Emend (Aprepitant) - Oral

What Is Emend?

Emend (aprepitant) is a medication that helps prevent nausea and vomiting from chemotherapy (a type of cancer treatment) or after surgery. It belongs to a class of medications called substance P/neurokinin-1 (NK1) receptor antagonists, which block the action of a chemical in the nervous system that causes vomiting.

You can take Emend in its oral form as a capsule or solution (liquid), but it is also available as an infusion. This article will focus on the oral form of Emend.

Drug Facts

Generic Name: Aprepitant

Brand Name(s): Emend

Administration Route(s): Oral

Drug Availability: Prescription

Therapeutic Classification: Antiemetic

Available Generically: Yes

Controlled Substance: N/A

Active Ingredient: Aprepitant

Dosage Form(s): Capsule, powder for suspension

What Is Emend Used For?

The Food and Drug Administration (FDA) approved Emend for use along with other anti-nausea, or antiemetic, medications to prevent nausea caused by chemotherapy.

Some chemotherapy medications can cause severe nausea. This can occur immediately after chemotherapy or a few days later. Some other anti-nausea medications help relieve nausea once it occurs. However, Emend helps prevent this nausea before it happens.

Emend can also prevent nausea and vomiting in adults after surgery.

The oral suspension version of Emend is approved for use in people 6 months of age and older, and the capsule form is indicated for people 12 years of age and older.

Emend (Aprepitant) Drug Information - Illustration by Zoe Hansen

Verywell / Zoe Hansen

How to Take Emend

When prescribed Emend, follow your healthcare provider’s instructions on when and how to take it. The dosage instructions may vary slightly based on your chemotherapy schedule.

However, you will typically take Emend one hour before chemotherapy on day one. On days two and three, take it either in the morning or one hour before chemotherapy, if receiving chemotherapy on those days. You can take Emend with or without food.

Make sure to swallow the capsules whole—do not break or crush them. If swallowing the capsules is difficult for you, your healthcare provider can prescribe you the liquid form of Emend.

You will also take other anti-nausea medications along with Emend to help it work best. These medications include a steroid called dexamethasone and a medication in the class of 5-HT3 antagonists. Your healthcare team will give you instructions on how to take these medications.

Storage

Store the Emend capsules at room temperature in their original packaging. The liquid form of Emend should be stored in the refrigerator.

How Long Does Emend Take to Work?

After taking it, Emend works quickly to prevent nausea. It is most effective when you take it as directed for three days and with the other prescribed medications.

What Are the Side Effects of Emend?

This is not a complete list of side effects, and others may occur. A medical professional can advise you on side effects. If you experience other effects, contact your pharmacist or a medical professional. You may report side effects to the FDA at www.fda.gov/medwatch or 800-FDA-1088.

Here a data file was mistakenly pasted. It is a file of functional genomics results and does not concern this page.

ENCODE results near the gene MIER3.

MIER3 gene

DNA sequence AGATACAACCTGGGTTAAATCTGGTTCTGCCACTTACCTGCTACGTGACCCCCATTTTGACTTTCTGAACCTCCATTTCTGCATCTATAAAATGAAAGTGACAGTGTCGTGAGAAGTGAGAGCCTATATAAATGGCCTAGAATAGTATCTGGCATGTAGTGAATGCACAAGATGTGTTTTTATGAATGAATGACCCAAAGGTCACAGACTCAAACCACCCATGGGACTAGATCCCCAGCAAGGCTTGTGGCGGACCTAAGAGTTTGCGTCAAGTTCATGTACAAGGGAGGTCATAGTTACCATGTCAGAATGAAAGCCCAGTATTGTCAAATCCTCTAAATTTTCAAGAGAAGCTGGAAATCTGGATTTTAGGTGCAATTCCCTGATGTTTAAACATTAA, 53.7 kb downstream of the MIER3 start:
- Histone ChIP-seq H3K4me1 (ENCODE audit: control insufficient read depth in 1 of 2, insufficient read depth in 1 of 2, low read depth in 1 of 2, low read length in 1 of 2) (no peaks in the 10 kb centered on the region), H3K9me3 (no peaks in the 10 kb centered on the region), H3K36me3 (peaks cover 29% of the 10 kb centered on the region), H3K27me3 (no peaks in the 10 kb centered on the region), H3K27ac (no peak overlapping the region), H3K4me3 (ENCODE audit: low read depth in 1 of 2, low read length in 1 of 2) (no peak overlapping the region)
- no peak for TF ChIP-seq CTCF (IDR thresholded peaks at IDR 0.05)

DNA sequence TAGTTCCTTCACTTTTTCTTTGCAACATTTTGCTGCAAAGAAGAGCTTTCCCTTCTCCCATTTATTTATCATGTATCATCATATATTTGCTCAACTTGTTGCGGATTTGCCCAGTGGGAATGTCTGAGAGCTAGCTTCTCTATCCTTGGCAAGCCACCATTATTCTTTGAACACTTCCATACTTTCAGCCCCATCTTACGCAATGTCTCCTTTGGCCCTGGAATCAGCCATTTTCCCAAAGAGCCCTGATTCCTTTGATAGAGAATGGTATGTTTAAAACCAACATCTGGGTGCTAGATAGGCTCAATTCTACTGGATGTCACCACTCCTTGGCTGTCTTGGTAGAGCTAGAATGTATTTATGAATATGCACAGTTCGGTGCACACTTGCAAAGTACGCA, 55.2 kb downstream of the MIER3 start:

Side effects can occur when taking Emend. It is important to remember that these are possible side effects, not a list of things that will definitely happen. Be sure to tell your healthcare provider about any side effects that persist or worsen.

Common Side Effects

Common side effects include:

  • Tiredness
  • Diarrhea
  • Hiccups
  • Decreased white blood cells
  • Weakness or lack of energy
  • Stomach pain
  • Increased liver enzyme

Severe Side Effects

In rare cases, Stevens-Johnson syndrome can occur after taking Emend. Stevens-Johnson syndrome is a serious skin reaction that includes symptoms such as severe rash, burning, or itching. If you start to have these symptoms, stop taking Emend and contact the healthcare provider.

Report Side Effects

Emend may cause other side effects. Call your healthcare provider if you have any unusual problems while taking this medication.

If you experience a serious side effect, you or your provider may send a report to the FDA's MedWatch Adverse Event Reporting Program or by phone (800-332-1088).

Dosage: How Much Emend Should I Take?

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The dose of this medicine will be different for different patients. Follow your doctor's orders or the directions on the label. The following information includes only the average doses of this medicine. If your dose is different, do not change it unless your doctor tells you to do so.

The amount of medicine that you take depends on the strength of the medicine. Also, the number of doses you take each day, the time allowed between doses, and the length of time you take the medicine depend on the medical problem for which you are using the medicine.

  • For oral dosage form (capsules):
    • For prevention of nausea and vomiting caused by chemotherapy:
      • Adults and children 12 years of age and older—125 milligrams (mg) 1 hour before chemotherapy (Day 1). Then, 80 mg once in the morning on Days 2 and 3.
      • Children younger than 12 years of age, weighing at least 30 kilograms (kg), and can swallow a capsule—125 mg 1 hour before chemotherapy (Day 1). Then, 80 mg once in the morning on Days 2 and 3.
      • Children younger than 12 years of age weighing less than 30 kg—Use and dose must be determined by your doctor.
    • For prevention of nausea and vomiting after surgery:
      • Adults—40 milligrams (mg) within 3 hours before surgery.
      • Children—Use and dose must be determined by your doctor.
  • For oral dosage form (powder for suspension):
    • For prevention of nausea and vomiting caused by chemotherapy:
      • Adults and children 6 months to 11 years of age and cannot swallow the capsule—Dose is based on body weight and must be determined by your doctor. The dose is usually 3 milligrams (mg) per kilogram (kg) of body weight up to a maximum dose of 125 mg taken 1 hour before chemotherapy (Day 1). Then, 2 mg per kg of body weight up to a maximum dose of 80 mg taken once in the morning on Days 2 and 3.